What does it mean to “stop and smell the roses”? It means consciously directing your mind to be aware and attentive to the present moment to experience and enjoy more of the world surrounding you. But in today’s work culture, are people too busy for roses? In 2007, a renowned violinist Joshua Bell played 6 Bach pieces at a metro station in D.C. He played some of the hardest songs to exist on a $3 million violin for almost an hour. He only made $32, with only 6 viewers and no applause. His typical shows sell out for $100 a ticket. Why did such few people stop?
We need to understand what people mean when they say they are busy. Are they using the word as a proxy for other feelings such as fatigue or being overwhelmed? Is it a silent plea for recognition for their hard work? Are they saying they need help to prioritize? Sometimes, it can be easier to lump these more nuanced expressions of emotion under the umbrella term of “busy.”
Organizational trust and outdated performance management models could have a role to play here, as well. If people don’t feel they have the trust from management to do their jobs, they may compensate by being busy — ensuring that they are visible. This can show up through increased meeting attendance, answering emails outside of business hours, excess participation, etc.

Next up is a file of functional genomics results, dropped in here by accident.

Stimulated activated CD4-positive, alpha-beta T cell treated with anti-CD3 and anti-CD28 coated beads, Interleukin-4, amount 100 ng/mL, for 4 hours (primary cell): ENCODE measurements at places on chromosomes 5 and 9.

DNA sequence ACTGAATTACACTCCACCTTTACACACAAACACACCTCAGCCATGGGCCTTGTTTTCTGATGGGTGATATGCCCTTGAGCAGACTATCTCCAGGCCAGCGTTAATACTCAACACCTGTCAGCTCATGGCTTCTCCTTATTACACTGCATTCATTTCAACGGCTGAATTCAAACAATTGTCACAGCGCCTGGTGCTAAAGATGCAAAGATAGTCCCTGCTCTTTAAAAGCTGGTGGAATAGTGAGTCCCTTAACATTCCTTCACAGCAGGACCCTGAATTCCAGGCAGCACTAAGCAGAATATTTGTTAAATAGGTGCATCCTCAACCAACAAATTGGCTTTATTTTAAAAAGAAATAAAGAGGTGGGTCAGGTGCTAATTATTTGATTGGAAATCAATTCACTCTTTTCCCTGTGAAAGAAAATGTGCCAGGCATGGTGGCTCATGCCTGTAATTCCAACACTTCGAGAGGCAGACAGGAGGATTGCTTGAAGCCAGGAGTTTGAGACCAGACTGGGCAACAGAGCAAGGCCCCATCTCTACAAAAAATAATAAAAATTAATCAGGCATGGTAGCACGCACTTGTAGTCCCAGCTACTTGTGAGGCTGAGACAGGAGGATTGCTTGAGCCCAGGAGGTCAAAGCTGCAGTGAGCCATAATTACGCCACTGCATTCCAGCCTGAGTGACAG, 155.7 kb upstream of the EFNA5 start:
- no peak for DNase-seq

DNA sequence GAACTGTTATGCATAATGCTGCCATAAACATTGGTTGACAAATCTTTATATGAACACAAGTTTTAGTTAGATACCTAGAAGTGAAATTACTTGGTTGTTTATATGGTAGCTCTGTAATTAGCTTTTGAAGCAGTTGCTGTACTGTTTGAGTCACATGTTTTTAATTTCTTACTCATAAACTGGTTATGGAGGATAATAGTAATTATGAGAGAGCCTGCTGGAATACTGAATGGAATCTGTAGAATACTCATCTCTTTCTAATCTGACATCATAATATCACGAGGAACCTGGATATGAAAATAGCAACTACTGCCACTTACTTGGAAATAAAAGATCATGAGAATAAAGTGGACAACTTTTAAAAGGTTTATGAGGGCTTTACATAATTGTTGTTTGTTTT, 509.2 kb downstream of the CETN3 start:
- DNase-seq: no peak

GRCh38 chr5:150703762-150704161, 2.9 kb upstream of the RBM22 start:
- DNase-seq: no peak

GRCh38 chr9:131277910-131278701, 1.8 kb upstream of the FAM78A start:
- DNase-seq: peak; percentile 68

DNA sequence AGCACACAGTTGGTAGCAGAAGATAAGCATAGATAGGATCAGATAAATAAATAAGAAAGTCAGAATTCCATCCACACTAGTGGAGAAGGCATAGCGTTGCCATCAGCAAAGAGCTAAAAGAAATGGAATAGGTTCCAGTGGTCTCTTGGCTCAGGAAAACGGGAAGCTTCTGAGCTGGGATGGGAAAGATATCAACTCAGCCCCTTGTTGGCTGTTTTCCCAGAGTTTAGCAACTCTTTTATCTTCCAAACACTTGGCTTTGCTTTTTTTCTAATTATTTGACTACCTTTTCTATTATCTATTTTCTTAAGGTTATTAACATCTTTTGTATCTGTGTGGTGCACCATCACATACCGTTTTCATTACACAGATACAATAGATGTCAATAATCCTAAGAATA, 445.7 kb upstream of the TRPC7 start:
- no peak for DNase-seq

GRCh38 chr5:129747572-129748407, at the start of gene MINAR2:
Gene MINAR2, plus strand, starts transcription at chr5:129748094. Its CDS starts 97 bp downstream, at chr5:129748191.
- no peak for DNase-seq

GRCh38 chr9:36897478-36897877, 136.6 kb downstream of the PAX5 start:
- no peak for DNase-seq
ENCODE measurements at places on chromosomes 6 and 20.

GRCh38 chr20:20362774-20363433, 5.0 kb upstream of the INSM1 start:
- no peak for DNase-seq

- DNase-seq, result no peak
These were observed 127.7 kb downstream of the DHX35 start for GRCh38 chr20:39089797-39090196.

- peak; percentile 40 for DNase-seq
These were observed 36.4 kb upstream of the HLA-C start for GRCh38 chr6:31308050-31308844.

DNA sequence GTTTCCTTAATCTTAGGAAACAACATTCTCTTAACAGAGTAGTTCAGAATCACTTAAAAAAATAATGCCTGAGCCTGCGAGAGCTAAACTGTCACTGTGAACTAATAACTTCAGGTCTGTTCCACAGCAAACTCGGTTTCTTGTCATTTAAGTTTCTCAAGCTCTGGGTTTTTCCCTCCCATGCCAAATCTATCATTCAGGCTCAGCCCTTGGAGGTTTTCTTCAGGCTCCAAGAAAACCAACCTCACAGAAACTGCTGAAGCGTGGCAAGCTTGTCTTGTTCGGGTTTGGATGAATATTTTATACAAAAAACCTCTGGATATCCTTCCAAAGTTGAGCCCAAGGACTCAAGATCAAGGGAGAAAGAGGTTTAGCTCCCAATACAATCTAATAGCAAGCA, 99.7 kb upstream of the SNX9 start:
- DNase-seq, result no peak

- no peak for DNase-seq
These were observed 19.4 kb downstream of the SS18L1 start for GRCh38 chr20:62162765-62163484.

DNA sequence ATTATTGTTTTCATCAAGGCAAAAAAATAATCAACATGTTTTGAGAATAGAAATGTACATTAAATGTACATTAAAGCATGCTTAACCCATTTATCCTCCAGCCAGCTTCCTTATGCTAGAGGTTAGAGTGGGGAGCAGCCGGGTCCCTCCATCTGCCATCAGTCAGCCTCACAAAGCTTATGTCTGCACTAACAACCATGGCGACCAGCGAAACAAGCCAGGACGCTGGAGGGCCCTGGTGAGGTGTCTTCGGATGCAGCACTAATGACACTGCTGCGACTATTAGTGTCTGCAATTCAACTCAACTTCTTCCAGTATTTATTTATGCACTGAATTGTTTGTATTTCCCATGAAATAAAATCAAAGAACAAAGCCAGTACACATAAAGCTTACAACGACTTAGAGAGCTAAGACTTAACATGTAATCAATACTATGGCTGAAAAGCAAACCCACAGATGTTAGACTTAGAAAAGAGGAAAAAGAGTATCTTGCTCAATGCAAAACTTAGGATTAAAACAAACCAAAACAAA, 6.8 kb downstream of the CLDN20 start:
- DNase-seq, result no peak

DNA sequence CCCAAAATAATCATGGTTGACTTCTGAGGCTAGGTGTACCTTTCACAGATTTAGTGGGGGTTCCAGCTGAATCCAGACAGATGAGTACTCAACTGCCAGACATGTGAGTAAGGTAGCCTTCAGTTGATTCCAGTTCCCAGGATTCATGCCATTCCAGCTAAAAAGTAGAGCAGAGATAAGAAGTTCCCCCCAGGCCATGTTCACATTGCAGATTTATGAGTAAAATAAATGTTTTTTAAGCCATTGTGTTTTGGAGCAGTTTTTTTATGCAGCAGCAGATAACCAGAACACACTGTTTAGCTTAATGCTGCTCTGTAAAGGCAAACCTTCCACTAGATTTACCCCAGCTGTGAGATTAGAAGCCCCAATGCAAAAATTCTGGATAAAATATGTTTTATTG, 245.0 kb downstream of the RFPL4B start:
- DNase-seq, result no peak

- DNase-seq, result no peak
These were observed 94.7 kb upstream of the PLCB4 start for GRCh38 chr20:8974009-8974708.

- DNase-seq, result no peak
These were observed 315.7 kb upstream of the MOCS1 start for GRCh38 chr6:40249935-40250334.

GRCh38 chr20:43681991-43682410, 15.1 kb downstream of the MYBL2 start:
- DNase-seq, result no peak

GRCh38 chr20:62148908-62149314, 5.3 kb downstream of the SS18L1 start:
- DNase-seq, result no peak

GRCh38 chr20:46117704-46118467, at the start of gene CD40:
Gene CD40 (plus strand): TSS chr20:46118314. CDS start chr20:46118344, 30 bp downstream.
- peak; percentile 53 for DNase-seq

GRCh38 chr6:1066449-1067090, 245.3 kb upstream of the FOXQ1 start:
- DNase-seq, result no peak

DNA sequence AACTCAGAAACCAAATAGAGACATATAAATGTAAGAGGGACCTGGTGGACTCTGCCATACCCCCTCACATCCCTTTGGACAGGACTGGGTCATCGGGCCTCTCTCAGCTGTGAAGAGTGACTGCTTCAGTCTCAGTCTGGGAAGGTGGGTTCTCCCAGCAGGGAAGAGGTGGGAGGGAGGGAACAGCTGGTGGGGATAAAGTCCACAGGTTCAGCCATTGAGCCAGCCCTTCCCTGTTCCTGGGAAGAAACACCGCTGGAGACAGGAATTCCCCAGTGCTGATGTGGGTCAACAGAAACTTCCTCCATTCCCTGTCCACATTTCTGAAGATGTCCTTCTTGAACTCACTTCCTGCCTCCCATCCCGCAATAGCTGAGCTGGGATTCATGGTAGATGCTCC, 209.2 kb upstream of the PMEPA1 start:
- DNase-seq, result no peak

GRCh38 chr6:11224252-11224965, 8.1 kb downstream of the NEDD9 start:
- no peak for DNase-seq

Being busy, as a part of the phenomenon, we declared as busy culture, is a status symbol at work and in all parts of life. Though the presence of the pandemic has begun to allow busy culture to fade slightly, it is still prevalent in our society.
The key to combating busy culture is setting boundaries. At work, this needs to be done with unquestionable company commitment, which allows employees to say “no” to tasks that don’t align with their primary responsibilities. Some companies even go as far as to pay their employees to work less. Yes, you heard that right. More than four-fifths of employees send work emails on weekends, and nearly six in ten do so while on vacation. These problematic behaviors are the antithesis of a healthy work-life balance. One tech company, FullContact distributes vacation stipends when employees follow three simple rules: no checking work messages, no working, and no staying home (unless it’s a staycation). Internally, they refer to this program as a “paid paid vacation.”
We must move away from busy culture and focus on finding a healthy work-life balance. This starts at the top leadership. Leaders should model such behavior that encourages and incentivizes a healthy work-life balance; clear boundaries that allow for rest when needed rather than the mentality of just pushing through. In other words, give permission to your employees to “stop and smell the roses.”